Tolkien, Badass Journalists and Long French Novels

I was discussing favourite childhood books with a friend the other day, and we got onto the subject of classics. “I loved The Mill on the Floss“, I told her, “and I was worried I wouldn’t like it when I reread it again a couple of years ago, but it was as wonderful as ever.”

“Hang on,” she replied, “The Mill on the Floss was required reading in Preliminary Honours in 1961. You were a precocious brat.”

Yes, yes I was.

We ended up finding a mutual favourite in C.S. Lewis – who doesn’t love the Narnia, after all? – and then she mentioned Tolkien.

I have tried so hard to like Tolkien. But I just don’t.

When I was eight, I read The Lord of the Rings (precocious brat, remember? 😉 ). It did nothing for me. I tried reading it again a few years later, to see whether it was an age thing. It wasn’t.

As a teenager, I read The Hobbit. I thought it was crap.

And all through my life, people have been nagging me to watch The Lord of the Rings. “You’ll like the films,” they crowed, “even if you hate the books, you’ll like the films! EVERYONE likes the films!”

Nope, not me. I finally sat myself down at Christmas last year and made myself watch all three of them, so I could say I’d definitely given them a good chance.

I nearly died of boredom.

So when Rosy told me I should read Farmer Giles of Ham, a Tolkien favourite of hers from when she was a child, I was initially resistant. Then she sent me a copy, and it was a tiny, skinny little book, and I had a train journey coming up, and I thought… oh well, why not? Go on then.

Farmer Giles of Ham by J.R.R. Tolkien

Farmer Giles of Ham by J.R.R. TolkienThis book is, in a word, charming.

It’s a children’s book, and it’s about a farmer who’s a bit crap at a lot of things but who runs his farm well enough and lives a simple life. He’s not an overly brave man, nor an overly cunning one: just your average person.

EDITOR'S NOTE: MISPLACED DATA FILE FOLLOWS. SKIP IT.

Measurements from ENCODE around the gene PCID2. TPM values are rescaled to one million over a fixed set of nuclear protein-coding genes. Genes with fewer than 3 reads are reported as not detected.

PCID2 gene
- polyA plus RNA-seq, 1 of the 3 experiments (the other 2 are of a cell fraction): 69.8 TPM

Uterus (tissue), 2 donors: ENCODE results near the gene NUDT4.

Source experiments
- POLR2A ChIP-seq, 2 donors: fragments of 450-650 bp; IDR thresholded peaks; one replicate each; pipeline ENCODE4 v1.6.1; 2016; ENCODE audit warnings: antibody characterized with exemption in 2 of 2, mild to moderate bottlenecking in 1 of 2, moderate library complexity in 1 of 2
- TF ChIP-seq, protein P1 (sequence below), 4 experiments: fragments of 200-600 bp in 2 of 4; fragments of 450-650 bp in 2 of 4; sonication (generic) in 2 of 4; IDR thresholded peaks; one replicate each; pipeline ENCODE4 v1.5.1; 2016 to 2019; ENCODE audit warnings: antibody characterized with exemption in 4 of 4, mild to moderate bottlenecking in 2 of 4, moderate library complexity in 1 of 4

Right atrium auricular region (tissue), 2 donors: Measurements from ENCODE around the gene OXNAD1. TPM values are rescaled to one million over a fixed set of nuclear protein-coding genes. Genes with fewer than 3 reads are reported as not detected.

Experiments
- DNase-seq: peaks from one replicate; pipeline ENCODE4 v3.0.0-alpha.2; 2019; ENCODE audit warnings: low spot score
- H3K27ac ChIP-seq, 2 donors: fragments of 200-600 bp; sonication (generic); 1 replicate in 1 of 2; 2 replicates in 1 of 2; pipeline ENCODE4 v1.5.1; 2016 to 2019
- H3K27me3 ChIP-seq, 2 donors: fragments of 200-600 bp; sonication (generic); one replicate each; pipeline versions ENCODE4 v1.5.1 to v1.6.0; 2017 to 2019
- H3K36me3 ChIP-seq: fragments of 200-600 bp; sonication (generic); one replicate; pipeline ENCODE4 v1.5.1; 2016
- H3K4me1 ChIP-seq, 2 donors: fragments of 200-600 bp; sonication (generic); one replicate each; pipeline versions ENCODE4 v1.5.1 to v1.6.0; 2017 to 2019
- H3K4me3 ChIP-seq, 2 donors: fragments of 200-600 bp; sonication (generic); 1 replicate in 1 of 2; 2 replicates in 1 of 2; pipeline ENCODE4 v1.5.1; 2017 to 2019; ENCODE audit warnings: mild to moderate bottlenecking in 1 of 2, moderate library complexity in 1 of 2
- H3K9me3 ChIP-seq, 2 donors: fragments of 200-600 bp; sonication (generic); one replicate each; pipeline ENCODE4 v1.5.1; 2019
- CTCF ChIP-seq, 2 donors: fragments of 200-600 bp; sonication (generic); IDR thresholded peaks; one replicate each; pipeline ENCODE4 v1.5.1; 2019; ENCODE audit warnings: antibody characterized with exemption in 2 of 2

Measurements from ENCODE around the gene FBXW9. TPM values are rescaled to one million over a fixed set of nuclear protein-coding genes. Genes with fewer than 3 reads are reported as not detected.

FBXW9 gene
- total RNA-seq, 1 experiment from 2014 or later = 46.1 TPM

Then one day a giant comes over the hill, and Farmer Giles of Ham accidentally saves the village from certain destruction.

Overnight, he is turned into a hero – and when a fire-breathing dragon comes flying into Ham, to whom will the villagers turn to defeat it but their heroic friend?

It’s completely brilliant. The writing style, the way it transports you into the story, the details – I fell in love.

It almost made me want to try reading The Lord of the Rings again.


I Will Find You by Joanna Connors

I was in my local library the other day, and I did that thing where I pick up a book and take it home to read even though I currently have so many books in my to-read pile that I had to make it into a to-read bookcase instead:

Reading List

But I Will Find You just sounded too compelling to leave in the library. What if I forgot it was there, and never returned to borrow it?

I Will Find You by Joanna ConnorsIt’s a true story, written by its protagonist, Joanna Connors. She’s a journalist who was raped while on the job as a young woman.

The rape affected her life in a multitude of ways, including her relationship with her husband and children. It also made her job harder; she felt afraid of many things which her mind related back to being raped.